Read interest rate hikes they will affect the domestic economy, how could it be otherwise. Families’ efforts to cope with mortgages will take between 5 and 6 points percent, according to CaixaBank’s report.
In a document this week, the unit considers relatively vertical rise in this indicator (which measures the percentage of income dedicated to mortgages) since the end of this year: from 34.3% at the end of August to around 42% in mid-2023, falling slightly to 40.1% in 2024.
Expert consensus recommends spending no more than a third of family income on housing, although the truth is that banks extend it up to 40%. 45% is the maximum number to consider, and above 50% is clearly considered a risky effort, as in the event of unemployment or a drop in income due to lower wages, there would be a serious risk of default.
The numbers, in any case, they are far from the impressive 54.6% effort achieved in 2008, which caused the subsequent banking crisis which in turn led to a financial bailout for savings banks. Likewise, the increase that occurred in the early years of this century is very relevant, when mortgage lending was 27% in 1999 and the rate doubled in less than eight years.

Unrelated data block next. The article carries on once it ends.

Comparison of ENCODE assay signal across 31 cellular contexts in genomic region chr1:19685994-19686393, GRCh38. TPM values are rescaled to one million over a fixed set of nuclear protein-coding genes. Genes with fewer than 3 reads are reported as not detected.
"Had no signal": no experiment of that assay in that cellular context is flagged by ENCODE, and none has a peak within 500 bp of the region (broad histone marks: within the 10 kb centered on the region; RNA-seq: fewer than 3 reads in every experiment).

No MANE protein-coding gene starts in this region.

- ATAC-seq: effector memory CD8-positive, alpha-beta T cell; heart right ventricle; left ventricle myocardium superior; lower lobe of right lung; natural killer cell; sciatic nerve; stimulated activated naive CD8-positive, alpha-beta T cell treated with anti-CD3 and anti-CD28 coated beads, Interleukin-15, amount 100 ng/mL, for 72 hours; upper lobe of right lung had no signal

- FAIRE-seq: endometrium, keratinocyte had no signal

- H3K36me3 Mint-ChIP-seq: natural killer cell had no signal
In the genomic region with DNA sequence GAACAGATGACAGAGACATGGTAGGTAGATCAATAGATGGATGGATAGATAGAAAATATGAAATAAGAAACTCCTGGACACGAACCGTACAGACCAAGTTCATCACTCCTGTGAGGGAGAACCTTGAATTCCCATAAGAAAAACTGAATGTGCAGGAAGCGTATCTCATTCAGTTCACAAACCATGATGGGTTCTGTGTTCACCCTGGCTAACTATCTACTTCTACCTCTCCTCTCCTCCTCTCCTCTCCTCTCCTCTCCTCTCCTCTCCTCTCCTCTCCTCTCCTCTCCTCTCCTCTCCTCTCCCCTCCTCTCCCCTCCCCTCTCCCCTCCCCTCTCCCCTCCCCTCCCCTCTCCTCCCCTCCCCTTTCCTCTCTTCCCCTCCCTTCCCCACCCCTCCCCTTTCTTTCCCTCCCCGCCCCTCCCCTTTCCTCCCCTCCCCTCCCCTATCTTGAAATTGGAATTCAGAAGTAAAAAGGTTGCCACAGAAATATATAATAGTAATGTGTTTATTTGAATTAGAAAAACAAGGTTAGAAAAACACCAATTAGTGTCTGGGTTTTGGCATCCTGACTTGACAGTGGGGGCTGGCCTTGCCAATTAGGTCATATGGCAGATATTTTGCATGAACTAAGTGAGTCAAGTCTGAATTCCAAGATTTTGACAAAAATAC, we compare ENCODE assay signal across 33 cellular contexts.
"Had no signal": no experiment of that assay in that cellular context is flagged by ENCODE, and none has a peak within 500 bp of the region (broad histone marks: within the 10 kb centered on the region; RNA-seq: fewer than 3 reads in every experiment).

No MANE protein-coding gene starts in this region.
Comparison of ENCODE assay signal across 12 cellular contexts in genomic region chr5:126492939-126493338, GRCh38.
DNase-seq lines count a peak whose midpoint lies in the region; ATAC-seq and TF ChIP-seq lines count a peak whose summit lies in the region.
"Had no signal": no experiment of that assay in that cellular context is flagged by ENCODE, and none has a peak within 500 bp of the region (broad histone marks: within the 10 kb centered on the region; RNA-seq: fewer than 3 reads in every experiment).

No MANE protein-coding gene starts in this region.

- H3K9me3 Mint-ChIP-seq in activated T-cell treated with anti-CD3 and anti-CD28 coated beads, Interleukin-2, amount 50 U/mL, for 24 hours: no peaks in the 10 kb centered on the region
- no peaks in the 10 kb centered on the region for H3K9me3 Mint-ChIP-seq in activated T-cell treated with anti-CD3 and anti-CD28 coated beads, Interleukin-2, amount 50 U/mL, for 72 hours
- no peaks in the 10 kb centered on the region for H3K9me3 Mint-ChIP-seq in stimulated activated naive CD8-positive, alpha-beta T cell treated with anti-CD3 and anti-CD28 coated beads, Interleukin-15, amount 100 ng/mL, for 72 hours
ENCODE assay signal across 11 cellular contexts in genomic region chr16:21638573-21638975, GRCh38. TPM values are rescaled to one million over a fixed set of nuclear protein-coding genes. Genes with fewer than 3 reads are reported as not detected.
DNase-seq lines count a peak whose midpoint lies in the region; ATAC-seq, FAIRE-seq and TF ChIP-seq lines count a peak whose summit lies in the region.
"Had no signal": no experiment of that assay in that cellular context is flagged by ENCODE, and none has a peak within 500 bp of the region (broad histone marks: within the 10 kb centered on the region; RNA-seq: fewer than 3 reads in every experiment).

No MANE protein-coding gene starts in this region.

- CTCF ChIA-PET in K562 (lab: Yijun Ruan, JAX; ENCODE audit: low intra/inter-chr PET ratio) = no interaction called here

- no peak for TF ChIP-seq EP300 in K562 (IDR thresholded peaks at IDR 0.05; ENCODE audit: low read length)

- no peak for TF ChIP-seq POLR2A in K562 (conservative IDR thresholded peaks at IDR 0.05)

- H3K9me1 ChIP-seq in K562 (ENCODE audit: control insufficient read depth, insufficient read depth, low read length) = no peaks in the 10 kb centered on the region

After the actions of the European Central Bank (ECB) in 2021, to defend against attacks on the euro, the ratio was around 30%, thanks to several reductions in mortgage rates that took the Euribor into negative territory as of February 2016. The following months saw the data reach its lowest level of 30%.
This caused a reduction in fees by more than double digits percent to many Spaniards. During the Covid crisis, it took a slight step back, but not because of increases in Euribor, but because of the deflationary effect on wages.
Increase in interest rates will take Euribor between 2.4%-3%, according to different predictions. In the case of CaixaBank, they foresee a benchmark of 2.4% in the financial year 2024.
CaixaBank confirms that “there is no oversupply of real estate”. This way, prices remain stable or fall by a few tenths. The financier also predicts a certain decline in apartment sales, from the current 600,000 per year to 500,000, although market consensus suggests that there is no risk of real estate bankruptcy given that the credit capital of builders is little less than insignificant: the weight of development loans is 7, 5% in the balance sheet of banks compared to 23.6% in the previous bubble. For its part, the housing loan balance is 46% of GDP compared to 63.6% during the crisis. Only 8% of mortgage loans are granted for more than 80% of the value of the property, while in 2008 it was 18%. And fixed rate loans are 60% of the total compared to 3%.
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